Rosh Hashana Is Coming! Time to Get Organized.

Chodesh Tov!

Back in my single days, I loved the month of Elul. It signified the coming of a new year – time for me to get my affairs in order. Time to reflect and redirect my energies – spiritual and otherwise – to higher pursuits.

Now that I’m married with kids, I’m sad to say that the more ethereal pursuits of Elul often take a backseat to other new beginnings – the start of the school year, new activities for the kids, and a new routine for our household.

While I don’t have as much time as I’d like to devote to cheshbon nefesh, there is one kind of cheshbon that I definitely don’t want to let slide: The calculating of our Rosh Hashana budget!

I’m feeling especially overwhelmed this year, so when I sat down to start planning for the upcoming season of chagim, I drew a total blank.

Then I remembered my series on planning for the Jewish holidays that I wrote last year – and quickly referred back. Ah, yes, there’s my familiar check-list!

My goals this week are to make the time to sit down with my husband (are you reading, honey?) and map out our plans for meals during Rosh Hashana and Sukkot. Of course, with all the three day yom tovs, we’ve got a lot of planning to do!

First up is to decide which meals we want to host and make a guest list for each. Then it’s time to start in on our menu plan. While we will no doubt host a meal or two for Rosh Hashana, the truth is I much prefer to host over Sukkot. We love our homey little sukkah and I can’t wait to invite a new crowd into it this year!

Have you started thinking about your Rosh Hashana plans? I know it seems like forever and a day, but trust me: It will be here before we know it.

Comments

comments

Comments

  1. Shh….it will hear you.

  2. I think I started planning for RH on Shavuos…the dessert, anyway. Our brownie mosaic cheesecake (care of Smitten Kitchen) was incredible, and I decided I’d wait only until RH — instead of a full year until next Shavuos –to make another.

    http://morequicheplease.com/archives/25

  3. Lauren Gerofsky says:

    I love to host a dinner at Rosh HaShanah for my side fo the family, and a meal for Sukkot with friends in our kitchy lil sukkah. Maybe my mother will surrender the New Year to me…. we’ll have to wait and see. I just love when my husabnd and I cook together; brisket is calling my name 🙂

  4. Rachael a.k.a. Mama Jew (in the Lou) says:

    I’m scrambling to find a Sukkah kit! This year we’re building our first Sukkah, and since it’s “our” holiday (we were married during Sukkot) we want to make it special.

    • We love our Sukkah that we got from the Sukkah Project. When we bought it the price was very reasonable, the one we got is able to be expanded by buying an extension kit if we want, and it’s pretty easy to put up (the tubular style). (I’ve even done it by myself with help only for doing the schach.)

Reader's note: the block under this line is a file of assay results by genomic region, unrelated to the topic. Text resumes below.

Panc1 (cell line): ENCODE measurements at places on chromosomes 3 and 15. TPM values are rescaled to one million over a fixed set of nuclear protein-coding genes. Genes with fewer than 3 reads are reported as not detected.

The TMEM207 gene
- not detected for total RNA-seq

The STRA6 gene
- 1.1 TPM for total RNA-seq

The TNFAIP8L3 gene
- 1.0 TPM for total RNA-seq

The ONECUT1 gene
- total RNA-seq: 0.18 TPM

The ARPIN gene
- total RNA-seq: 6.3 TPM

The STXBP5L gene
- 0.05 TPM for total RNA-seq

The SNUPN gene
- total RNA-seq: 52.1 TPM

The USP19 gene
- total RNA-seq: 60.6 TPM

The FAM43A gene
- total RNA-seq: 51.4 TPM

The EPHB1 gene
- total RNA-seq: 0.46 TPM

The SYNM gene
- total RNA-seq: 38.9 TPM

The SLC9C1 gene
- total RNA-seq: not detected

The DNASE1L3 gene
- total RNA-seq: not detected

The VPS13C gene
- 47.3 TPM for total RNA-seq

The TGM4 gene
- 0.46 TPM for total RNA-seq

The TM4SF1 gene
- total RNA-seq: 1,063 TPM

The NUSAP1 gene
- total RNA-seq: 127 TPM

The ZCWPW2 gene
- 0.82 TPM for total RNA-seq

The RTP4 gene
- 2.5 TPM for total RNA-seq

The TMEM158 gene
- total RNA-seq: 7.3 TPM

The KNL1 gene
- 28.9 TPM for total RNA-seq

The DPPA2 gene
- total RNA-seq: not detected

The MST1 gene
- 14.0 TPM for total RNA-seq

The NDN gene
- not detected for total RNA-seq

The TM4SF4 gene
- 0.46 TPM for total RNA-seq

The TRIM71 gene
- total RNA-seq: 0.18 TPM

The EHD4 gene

5. Last year I participated in a great webinar about getting ready for the Holidays put on by Renee Kutner of Peace by Piece Organizing. She layed out the steps for planning your RH and Sukkot meals and using this plan, we prepared almost all of our food for RH and Sukkot far in advance. As a Jewish professional the holidays are sooooo busy for me, and we love entertaining as much as we possibly can. This system helped me feel much less stressed out and focus on the holidays, not the cooking. You can dowload the class here http://www.peacebypieceorganizing.com/classes.html

  6. Gator Pam says:

    Mara wrote:

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    I understand this completely. If I may suggest, sign up for Rabbi Simon Jacobson’s free “60 Day Journey” email series. He sends out a brief email every day (two on Fridays or before chagim) to be read during Elul and Tishrei.

    You can sign up to take part in the Journey at: http://www.meaningfullife.com/subscribe/index_60days_subscribe.php

    May we all find our center and joy in our preparations for the New Year!

    • Gator Pam says:

      Oops, the quote didn’t work.
      What I quoted was:

      “Back in my single days, I loved the month of Elul. It signified the coming of a new year – time for me to get my affairs in order. Time to reflect and redirect my energies – spiritual and otherwise – to higher pursuits.

      Now that I’m married with kids, I’m sad to say that the more ethereal pursuits of Elul often take a backseat to other new beginnings – the start of the school year, new activities for the kids, and a new routine for our household.”

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